How to Stay Safe During Fall Cleanup

How to Stay Safe During Fall Cleanup


Winter is coming and you want to get your yard ready before the colder months arrive. But, in 2015 over 300,000 people visited the emergency room in yard work related injuries.1 

Overexertion during colder or even hotter weather can increase the risk for heart attacks. A 2015 study found a 31% increase in rates of heart attacks during the coldest months.

The reason is that cold air causes the blood vessels to constrict, forcing the heart to pump harder. Using your arms to pull and push puts additional strain on the heart. The physical exertion of cleaning or shoveling snow can increase pressure on the heart as well. All of these factors together may lead to a heart attack if the heart is not able to keep up. 

Tips to Prevent Injuries During Fall Cleanup

If you want to stay safe while getting your yard ready for winter, here are a few tips to prevent injuries:

  • Dress the part. Wear long sleeves, pants, and no-slip close toed shoes. Consider eye and hand protection. If you are using power tools of any kind, ear protection might be necessary as well.
  • Be cautious around heights. A fall from a ladder or even a stool can lead to severe injury. Avoid overreaching. Read the instructions for ladders to make sure they are secure before climbing. Only climb to the highest rung that is indicated.  
  • Be aware of your surroundings. Ice and wet pavement can increase the risk of falls. Be aware before stepping out onto the driveway to sweep leaves or snow. Pay attention to possible live electric wires that may be around the roof or even buried underground. 
  • Be aware of other family members. Children and pets can be curious about what you are doing while you are working outside. Teach them to respect lawn equipment while it is being used. Always supervise children and pets around sharp or dangerous lawn equipment. Store tools beyond the reach of children. 
  • Use correct, well-functioning tools. Try to avoid using broken or rusted tools. Make sure the tool is the right size for you and correct tool for the job at hand. Always read the owner’s manual to familiarize yourself with safety features. Check power cords before use and avoid using frayed cords.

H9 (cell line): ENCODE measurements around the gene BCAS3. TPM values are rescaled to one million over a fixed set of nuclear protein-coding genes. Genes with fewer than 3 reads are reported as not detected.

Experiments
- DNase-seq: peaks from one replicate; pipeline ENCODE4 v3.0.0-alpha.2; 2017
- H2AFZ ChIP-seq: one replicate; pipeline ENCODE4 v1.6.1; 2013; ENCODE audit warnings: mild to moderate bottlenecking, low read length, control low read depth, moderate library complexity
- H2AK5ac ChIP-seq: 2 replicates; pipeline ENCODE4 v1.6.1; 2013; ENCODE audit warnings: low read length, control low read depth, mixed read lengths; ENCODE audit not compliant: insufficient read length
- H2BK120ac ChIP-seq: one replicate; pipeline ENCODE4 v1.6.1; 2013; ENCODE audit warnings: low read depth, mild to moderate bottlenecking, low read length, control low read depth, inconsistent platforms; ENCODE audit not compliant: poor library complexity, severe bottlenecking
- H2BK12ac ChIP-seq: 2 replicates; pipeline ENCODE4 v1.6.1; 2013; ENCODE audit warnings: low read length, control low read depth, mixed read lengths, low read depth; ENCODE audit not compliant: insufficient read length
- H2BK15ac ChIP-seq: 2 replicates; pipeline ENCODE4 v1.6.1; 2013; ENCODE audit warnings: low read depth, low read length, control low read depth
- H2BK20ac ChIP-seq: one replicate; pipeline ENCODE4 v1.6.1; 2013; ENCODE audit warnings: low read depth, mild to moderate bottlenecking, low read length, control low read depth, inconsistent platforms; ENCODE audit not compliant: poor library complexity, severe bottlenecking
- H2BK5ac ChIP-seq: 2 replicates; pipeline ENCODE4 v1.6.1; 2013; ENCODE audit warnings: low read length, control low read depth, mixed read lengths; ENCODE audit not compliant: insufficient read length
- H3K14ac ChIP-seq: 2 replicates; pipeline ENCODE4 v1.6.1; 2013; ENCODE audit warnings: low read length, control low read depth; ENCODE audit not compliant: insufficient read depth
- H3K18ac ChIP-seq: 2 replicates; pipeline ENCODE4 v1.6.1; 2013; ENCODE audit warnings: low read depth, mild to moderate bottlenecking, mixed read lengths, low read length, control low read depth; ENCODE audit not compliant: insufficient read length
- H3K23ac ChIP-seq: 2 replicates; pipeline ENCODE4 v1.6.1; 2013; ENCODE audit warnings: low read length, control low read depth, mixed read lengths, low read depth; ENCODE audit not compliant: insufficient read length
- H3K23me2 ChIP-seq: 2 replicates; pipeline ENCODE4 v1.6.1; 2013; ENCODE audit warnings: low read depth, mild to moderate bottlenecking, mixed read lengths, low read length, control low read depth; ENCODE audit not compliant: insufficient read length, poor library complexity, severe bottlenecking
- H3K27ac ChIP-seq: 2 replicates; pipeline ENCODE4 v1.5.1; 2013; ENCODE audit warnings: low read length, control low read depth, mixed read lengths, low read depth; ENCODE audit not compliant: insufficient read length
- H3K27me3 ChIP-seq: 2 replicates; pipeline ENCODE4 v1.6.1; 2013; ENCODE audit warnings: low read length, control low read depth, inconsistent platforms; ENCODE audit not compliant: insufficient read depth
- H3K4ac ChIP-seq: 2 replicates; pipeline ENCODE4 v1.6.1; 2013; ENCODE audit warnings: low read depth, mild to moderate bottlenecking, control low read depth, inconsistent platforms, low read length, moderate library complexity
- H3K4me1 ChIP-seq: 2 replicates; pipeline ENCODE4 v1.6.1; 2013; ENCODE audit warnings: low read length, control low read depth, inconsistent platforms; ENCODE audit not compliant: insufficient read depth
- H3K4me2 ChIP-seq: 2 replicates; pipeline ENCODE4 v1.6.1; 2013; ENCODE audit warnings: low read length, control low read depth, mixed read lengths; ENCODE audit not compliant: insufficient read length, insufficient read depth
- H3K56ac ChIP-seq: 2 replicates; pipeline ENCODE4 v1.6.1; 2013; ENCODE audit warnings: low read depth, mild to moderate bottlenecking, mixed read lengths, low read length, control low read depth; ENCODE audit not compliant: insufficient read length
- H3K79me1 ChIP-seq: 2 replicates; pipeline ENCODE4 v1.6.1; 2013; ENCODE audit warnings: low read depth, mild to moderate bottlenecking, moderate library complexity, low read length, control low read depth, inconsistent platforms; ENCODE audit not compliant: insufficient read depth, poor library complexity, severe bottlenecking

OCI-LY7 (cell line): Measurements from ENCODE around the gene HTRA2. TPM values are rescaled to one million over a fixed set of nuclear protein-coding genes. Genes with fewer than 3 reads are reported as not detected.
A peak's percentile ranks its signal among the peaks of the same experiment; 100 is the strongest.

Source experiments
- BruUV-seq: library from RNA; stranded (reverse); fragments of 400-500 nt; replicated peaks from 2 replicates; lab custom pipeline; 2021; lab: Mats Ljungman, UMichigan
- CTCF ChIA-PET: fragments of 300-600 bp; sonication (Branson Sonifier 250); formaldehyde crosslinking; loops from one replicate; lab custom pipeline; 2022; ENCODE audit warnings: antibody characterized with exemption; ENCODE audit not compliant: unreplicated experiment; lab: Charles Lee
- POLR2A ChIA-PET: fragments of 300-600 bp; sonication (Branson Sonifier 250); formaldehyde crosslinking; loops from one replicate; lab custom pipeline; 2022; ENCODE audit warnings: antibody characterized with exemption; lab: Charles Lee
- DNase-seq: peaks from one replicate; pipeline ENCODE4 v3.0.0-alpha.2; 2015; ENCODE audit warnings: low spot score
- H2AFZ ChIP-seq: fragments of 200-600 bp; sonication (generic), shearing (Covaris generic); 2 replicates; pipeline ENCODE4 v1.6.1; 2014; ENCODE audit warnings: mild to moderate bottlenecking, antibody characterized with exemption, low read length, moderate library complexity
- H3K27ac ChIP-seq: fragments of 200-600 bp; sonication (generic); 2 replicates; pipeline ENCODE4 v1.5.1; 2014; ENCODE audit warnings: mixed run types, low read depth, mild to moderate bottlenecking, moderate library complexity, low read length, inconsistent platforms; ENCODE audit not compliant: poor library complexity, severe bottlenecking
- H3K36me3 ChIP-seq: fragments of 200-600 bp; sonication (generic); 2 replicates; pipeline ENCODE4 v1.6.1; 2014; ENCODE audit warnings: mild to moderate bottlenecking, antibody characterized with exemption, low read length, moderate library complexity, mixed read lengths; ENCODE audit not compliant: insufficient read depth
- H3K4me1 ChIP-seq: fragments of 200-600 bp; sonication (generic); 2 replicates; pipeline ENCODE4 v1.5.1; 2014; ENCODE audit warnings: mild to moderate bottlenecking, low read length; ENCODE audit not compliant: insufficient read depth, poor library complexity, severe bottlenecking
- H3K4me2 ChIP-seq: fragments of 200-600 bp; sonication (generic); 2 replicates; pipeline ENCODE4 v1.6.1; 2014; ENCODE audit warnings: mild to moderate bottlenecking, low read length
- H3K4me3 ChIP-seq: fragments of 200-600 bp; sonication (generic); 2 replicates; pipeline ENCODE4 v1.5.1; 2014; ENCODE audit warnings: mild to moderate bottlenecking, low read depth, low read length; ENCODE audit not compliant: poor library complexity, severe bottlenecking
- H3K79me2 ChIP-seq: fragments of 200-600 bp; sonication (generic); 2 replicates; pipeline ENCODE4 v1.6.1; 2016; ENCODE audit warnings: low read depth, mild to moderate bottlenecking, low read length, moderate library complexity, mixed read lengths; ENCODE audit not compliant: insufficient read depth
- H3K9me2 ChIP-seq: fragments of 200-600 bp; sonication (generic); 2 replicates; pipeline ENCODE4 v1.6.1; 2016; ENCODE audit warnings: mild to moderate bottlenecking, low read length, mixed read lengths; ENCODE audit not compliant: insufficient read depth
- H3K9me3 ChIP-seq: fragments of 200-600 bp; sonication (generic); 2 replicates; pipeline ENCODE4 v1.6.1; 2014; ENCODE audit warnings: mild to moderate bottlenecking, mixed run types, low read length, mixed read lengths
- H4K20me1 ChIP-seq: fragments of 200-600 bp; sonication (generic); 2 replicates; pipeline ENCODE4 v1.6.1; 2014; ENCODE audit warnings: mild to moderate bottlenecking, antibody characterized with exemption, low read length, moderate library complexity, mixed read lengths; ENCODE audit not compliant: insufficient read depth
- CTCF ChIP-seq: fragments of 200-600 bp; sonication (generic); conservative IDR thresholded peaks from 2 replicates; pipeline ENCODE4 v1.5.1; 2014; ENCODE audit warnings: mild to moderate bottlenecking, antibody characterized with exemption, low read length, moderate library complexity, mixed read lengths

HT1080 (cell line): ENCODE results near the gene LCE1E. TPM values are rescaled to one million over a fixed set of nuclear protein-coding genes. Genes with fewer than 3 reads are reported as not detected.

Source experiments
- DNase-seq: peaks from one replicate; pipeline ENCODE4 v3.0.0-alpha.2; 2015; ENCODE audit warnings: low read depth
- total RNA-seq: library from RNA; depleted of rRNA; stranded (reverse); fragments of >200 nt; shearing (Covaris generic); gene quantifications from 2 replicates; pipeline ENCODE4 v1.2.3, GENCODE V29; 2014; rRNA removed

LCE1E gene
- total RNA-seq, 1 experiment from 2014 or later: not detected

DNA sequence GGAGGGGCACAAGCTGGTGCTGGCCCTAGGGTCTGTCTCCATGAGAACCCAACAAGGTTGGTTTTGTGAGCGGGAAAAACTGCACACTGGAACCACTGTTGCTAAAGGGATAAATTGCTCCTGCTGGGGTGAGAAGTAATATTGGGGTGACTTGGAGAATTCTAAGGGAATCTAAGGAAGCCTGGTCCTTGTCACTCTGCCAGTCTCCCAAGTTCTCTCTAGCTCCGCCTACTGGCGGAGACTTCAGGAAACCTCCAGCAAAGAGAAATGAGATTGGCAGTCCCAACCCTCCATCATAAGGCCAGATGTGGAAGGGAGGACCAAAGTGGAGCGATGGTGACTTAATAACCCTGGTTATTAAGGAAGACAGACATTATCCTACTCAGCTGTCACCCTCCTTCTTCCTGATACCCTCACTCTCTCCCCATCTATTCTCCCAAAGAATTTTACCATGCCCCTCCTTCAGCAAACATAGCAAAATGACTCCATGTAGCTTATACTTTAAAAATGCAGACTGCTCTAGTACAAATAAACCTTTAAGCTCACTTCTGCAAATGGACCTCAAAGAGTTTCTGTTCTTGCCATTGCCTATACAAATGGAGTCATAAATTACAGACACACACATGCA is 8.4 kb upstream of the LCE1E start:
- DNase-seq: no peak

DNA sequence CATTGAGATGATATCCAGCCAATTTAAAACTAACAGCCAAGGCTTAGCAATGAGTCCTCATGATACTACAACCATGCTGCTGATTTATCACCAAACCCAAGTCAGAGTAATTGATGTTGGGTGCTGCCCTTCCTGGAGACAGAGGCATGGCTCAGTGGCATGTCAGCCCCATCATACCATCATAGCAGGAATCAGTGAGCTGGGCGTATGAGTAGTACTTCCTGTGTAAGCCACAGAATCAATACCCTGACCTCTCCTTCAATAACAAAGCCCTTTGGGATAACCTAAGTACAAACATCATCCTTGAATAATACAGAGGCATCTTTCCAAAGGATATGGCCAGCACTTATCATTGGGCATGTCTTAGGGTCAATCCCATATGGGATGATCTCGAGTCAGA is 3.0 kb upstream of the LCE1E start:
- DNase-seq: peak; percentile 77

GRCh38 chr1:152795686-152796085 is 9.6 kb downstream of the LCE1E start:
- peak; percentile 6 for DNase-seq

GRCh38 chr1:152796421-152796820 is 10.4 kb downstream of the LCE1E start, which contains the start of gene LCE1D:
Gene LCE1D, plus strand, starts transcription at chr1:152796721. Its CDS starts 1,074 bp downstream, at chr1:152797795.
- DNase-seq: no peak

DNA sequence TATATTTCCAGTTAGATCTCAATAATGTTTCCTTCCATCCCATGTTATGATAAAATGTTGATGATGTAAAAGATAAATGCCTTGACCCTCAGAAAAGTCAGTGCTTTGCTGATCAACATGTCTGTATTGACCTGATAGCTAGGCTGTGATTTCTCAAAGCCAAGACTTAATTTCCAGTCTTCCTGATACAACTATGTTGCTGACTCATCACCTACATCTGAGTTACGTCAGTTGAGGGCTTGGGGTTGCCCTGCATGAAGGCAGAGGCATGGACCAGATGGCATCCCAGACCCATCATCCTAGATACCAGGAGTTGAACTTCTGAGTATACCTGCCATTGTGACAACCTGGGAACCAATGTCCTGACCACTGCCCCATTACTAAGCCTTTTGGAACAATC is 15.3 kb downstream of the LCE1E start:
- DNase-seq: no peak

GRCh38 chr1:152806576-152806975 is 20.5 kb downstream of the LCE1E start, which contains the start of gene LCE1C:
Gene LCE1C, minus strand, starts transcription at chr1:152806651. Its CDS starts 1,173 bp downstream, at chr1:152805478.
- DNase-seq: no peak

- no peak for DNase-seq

• Listen to your body. If you feel chest pain or excessive fatigue take a break. If your chest pain worsens or you feel lightheaded, call 911. 
  • Practice basic safety. Unplug and store lawn equipment when not in use. Never mix fire and gasoline or electricity and water. Clean up spills immediately.
  • Hire help. Sometimes the safest thing to do is to hire help. A neighborhood teen might be thrilled to get paid to clean gutters or shovel the driveway. Paying for help may be more time effective and safer for you. 

Yard work can be a great form of exercise during the fall and winter months, if you take the right precautions to stay safe. Always ask your doctor before starting any type of exercise you are not used to. With a focus on safety, you can effortlessly get those leaves cleaned up or that first snow shoveled.




  1. 2015 National Electronic Injury Surveillance System
  2. PLoS One. 2015;10(11):e0142382..


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    • Blog Contributor
    Comments 1
    • Regan Askwith
      Regan Askwith

      All of those are very informative tips and only if people working outside during this time of year would abide with them- it could surely save a lot of trips to the hospital.

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